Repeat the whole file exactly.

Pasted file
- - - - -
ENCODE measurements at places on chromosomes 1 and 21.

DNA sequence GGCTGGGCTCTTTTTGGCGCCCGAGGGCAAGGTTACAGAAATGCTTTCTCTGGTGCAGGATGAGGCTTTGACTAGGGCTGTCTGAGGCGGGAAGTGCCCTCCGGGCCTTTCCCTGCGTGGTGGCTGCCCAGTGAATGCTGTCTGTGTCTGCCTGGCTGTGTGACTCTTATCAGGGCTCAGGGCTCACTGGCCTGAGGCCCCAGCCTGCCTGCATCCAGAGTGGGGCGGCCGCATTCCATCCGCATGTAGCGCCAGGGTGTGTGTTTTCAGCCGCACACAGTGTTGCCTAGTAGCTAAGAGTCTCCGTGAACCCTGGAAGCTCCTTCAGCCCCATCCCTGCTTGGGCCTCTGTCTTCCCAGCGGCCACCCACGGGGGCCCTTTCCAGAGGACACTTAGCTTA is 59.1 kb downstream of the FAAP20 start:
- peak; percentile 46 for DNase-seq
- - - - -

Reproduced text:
ENCODE measurements at places on chromosomes 1 and 21.

DNA sequence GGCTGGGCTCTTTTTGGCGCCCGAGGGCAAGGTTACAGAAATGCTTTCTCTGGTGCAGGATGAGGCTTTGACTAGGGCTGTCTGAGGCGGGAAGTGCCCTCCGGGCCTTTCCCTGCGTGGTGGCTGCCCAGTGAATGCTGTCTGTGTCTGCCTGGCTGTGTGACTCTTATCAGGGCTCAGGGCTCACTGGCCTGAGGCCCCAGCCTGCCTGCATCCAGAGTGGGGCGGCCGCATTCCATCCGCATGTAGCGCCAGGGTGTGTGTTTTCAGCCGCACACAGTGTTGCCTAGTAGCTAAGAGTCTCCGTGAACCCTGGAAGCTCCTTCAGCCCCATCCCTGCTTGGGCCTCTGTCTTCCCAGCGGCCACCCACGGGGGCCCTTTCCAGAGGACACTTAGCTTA is 59.1 kb downstream of the FAAP20 start:
- peak; percentile 46 for DNase-seq